We were soon across the snow and packing ice axes away again and scrambling down the stream to the valley below, in some places passing very attractive alpine flower gardens.

In the valley floor we were fascinated by an area that had obviously been devastated by a massive avalanche in the winter. Stones were shattered and turf turned over in places. But the overall impression was of recovery as alpine plants grew out of the mess. A large piece of avalanche snow was especially interesting where the stream had formed a large tunnel underneath it.

We rapidly lost height as we went down stream and the sun got hotter. I was getting quite confident and enjoying the boulder hop right up until suddenly I fell with a bang onto a rock, right onto my backside. The pain was sickening and I had to stop for a minute or two to regain my composure. But I was soon to my feet, much to the others relief. I came along at the back after that. Confidence curtailed and feeling a bit weak on my right side.

We came across a track that sidles through scrub on the true left around a small gorge and this led down to some flats. We crossed these, but as we were half way down the valley and I was feeling in need of rest, we stopped and made camp. It wasn't until I got my right boot off that I noticed that my ankle was quite swollen.

That night I had an uncomfortable night, not helped by an insomniac Kea up in the cliffs beside the valley. A nocturnal pit stop became alarming when I found my ankle had stiffened up and I couldn't put weight on it.

At breakfast I expressed some doubt about being able to walk the last couple of hours down to the Routeburn Flats but we had plenty of time so had to try. I felt quite uncertain on rough ground, especially in places where I couldn't see where to place my feet.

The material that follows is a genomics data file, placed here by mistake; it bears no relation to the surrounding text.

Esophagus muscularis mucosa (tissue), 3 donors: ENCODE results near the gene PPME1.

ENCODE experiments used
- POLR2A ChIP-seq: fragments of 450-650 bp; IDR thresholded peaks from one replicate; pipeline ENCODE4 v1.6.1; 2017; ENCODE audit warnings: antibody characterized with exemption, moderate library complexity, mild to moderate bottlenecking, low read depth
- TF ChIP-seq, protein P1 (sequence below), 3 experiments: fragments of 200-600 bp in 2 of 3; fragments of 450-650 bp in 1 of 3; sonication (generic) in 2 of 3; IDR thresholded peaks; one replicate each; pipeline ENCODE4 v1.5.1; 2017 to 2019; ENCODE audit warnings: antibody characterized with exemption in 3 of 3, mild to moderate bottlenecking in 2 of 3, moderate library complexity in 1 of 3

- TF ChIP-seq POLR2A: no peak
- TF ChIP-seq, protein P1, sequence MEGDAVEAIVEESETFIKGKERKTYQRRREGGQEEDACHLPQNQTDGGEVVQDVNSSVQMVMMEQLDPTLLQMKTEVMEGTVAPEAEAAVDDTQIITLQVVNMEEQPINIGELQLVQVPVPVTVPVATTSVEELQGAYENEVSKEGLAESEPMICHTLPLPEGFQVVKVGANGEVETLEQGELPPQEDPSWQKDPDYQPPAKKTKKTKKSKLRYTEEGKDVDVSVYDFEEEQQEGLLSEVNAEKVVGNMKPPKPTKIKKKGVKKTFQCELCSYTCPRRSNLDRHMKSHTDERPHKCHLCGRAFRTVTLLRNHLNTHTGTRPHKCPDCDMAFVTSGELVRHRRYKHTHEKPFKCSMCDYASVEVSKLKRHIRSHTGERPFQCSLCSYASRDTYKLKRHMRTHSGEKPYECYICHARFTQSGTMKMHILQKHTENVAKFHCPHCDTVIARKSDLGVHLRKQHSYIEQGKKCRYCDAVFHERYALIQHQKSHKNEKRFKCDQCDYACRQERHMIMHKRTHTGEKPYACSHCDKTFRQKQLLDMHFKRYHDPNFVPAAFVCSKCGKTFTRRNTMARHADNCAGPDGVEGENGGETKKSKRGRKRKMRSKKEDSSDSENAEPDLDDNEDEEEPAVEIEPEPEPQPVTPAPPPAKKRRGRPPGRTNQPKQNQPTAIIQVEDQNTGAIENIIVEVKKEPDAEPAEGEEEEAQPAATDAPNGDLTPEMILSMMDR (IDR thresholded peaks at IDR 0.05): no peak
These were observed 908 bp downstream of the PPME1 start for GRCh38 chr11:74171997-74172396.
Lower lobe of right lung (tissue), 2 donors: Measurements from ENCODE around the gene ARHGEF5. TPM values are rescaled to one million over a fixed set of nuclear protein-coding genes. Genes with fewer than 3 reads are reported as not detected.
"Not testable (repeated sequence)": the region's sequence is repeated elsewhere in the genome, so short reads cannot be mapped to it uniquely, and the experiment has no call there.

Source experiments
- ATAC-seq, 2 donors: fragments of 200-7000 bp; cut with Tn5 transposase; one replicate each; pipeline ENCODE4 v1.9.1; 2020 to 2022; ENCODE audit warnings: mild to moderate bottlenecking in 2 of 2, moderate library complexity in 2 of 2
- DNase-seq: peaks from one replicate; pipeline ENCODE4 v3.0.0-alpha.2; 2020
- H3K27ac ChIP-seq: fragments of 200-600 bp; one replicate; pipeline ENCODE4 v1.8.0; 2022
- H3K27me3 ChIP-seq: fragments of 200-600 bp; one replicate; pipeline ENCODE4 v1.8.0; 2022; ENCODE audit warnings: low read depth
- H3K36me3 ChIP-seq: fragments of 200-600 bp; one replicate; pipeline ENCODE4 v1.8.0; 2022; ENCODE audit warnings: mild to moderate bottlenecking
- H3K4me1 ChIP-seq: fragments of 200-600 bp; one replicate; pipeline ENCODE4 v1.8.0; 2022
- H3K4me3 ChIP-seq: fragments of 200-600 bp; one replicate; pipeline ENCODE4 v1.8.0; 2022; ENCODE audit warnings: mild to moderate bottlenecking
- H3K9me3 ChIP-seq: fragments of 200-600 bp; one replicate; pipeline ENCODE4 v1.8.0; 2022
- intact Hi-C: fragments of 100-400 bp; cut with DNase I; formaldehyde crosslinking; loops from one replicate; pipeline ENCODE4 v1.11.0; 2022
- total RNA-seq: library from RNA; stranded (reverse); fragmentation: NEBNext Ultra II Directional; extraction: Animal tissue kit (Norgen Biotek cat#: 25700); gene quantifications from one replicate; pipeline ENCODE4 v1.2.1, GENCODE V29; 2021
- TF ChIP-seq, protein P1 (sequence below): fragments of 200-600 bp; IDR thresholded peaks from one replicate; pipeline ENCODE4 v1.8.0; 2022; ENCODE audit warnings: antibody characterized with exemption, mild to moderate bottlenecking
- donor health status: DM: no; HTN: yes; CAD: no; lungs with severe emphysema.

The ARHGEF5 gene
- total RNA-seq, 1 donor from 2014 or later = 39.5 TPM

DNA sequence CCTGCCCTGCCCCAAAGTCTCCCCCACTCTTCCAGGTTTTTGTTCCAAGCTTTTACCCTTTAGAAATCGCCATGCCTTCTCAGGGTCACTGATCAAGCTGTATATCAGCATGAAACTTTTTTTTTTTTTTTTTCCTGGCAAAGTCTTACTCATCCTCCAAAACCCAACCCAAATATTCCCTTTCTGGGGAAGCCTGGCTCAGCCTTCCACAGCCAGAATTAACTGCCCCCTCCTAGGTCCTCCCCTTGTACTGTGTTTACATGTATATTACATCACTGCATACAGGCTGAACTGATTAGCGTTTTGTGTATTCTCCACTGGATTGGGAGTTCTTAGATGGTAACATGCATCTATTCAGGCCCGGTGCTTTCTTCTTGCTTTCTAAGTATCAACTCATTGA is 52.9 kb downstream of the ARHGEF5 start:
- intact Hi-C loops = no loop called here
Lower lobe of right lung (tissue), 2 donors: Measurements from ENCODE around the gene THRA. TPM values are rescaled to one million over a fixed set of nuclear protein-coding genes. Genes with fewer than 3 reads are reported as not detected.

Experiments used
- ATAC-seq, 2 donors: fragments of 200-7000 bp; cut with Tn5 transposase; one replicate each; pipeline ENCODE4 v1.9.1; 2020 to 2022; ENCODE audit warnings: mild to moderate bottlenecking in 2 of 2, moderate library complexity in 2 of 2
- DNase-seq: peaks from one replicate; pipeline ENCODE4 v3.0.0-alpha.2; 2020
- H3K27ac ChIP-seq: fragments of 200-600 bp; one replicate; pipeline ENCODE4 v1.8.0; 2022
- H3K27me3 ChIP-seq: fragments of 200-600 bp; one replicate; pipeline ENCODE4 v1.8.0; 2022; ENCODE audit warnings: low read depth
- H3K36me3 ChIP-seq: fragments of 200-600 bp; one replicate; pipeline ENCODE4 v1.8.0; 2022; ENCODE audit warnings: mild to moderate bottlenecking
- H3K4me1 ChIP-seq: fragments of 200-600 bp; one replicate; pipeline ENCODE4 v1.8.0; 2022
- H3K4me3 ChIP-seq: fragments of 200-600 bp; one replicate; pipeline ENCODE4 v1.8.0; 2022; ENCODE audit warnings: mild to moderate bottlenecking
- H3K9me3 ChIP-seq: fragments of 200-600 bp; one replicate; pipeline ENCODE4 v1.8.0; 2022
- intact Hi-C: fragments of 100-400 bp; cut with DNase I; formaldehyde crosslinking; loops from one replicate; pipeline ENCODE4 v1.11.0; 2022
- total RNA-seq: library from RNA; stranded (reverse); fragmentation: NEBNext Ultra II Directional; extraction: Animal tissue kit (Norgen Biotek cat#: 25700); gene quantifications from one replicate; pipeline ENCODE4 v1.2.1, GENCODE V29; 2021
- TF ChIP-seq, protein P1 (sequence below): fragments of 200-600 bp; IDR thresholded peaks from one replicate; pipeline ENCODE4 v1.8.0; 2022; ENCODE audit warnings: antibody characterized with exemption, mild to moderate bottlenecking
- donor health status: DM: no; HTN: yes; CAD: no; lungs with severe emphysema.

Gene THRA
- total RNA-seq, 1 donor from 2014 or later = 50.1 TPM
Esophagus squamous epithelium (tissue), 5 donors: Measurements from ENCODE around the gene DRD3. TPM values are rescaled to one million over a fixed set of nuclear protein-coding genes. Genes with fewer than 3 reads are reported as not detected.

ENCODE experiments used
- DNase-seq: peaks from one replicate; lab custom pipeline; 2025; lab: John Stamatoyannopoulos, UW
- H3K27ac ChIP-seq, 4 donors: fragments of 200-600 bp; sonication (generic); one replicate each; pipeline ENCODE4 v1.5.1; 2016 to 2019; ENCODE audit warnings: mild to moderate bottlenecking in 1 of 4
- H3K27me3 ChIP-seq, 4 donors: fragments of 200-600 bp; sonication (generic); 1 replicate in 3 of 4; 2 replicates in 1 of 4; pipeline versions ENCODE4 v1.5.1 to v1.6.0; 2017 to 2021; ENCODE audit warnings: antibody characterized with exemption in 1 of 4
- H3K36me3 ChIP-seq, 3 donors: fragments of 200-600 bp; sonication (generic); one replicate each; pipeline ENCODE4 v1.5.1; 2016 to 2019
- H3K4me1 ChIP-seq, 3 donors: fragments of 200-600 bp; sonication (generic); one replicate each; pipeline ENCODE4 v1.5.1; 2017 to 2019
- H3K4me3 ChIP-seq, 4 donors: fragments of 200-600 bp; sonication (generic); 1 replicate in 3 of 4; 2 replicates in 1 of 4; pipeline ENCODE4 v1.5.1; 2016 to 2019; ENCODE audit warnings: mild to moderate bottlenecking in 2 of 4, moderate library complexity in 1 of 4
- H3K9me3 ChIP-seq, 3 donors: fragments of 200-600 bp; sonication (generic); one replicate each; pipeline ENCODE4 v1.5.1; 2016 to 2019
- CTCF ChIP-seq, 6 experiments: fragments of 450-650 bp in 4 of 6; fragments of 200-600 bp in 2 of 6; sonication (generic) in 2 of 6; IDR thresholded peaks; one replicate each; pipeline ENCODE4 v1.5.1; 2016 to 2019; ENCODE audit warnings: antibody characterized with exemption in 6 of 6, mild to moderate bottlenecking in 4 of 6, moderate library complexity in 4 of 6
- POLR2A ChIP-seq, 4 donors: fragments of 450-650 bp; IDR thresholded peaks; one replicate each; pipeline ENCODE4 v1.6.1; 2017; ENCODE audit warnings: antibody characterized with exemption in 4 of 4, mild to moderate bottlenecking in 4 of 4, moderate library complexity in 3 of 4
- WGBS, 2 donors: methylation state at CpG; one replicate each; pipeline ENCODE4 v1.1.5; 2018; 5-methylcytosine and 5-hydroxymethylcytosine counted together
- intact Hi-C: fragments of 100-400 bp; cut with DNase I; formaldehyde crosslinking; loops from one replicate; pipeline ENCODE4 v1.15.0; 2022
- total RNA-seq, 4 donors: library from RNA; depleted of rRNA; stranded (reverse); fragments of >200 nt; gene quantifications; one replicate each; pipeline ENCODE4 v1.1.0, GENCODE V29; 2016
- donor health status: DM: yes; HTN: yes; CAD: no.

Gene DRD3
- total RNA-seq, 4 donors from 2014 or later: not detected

I started off earlier than the others, who helped by taking some of my gear. I strapped my boots on tight, took some anti-inflammatories and pain killers and with the help of two walking poles, made a start. The going was rough for the first little bit but I was soon down on another flat. That is where the pain killers kicked in and I was off like a rocket. We located a good track on the true right and followed this all the way out to the flats, meeting the first people we had seen on the whole trip, some German tourists doing a day side trip.

After two hours we were at Routeburn Flats Hut where I rested while Winston and Sue took a side trip to Harris Saddle and Conical Hill. Sue had never been on the Routeburn Track before so we had decided to use this extra day to show her the track. Meanwhile I sat at a picnic bench outside the hut with leg elevated watching a helicopter taking construction equipment and septic tank contents down the hill.

We camped our final night a little way up the North Branch, outside the 500m no camping zone around the Routeburn Track and then, day six, we made our way down the final two hours of benched track to the Routeburn road end, in good time to catch the 2pm bus back to Glenorchy and then on to Queenstown.

The ankle seemed better but this did not stop Rotorua Hospital putting a plaster back slab on it when I got home, which kept me on crutches for a week.

That night we showered, washed all our clothes and then went out for Steak and Beer at one of Queenstown's finest restaurants and enjoyed a comfortable night on a mattress and with a real pillow.

Thanks to Sue and Winston for coming, looking after me and for being such great company.

More photos here

More photos

Tracks & Routes

Nome Descrizione Distanza Dislivello salita Dislivello discesa  
Rockburn-Nth No Description 47 Km 3435 m 3405 m
Vedi altimetria

POIs (Points of Interest)

Picture Description Coordinates Elevation Icon

BRIDGE Lat: -44.643599 Lon: 168.245795 757 m
13-MAR-05 1:58:47PM

CAIRN Lat: -44.612077 Lon: 168.209710 1245 m
14-MAR-05 11:37:32AM

FLATS HUT Lat: -44.725376 Lon: 168.215432 699 m
16-MAR-05 12:39:10PM

FORGE FLAT Lat: -44.716620 Lon: 168.244027 668 m
17-MAR-05 10:58:59AM

Lake Nerine Lat: -44.633128 Lon: 168.205492 0 m

North Col Lat: -44.644842 Lon: 168.189225 0 m

Park Pass Lat: -44.601837 Lon: 168.214510 1180 m
1180 m

Routeburn Sh Lat: -44.718285 Lon: 168.275049 0 m

Sugarloaf Pa Lat: -44.690184 Lon: 168.271239 0 m

Theatre Flat Lat: -44.642919 Lon: 168.239262 0 m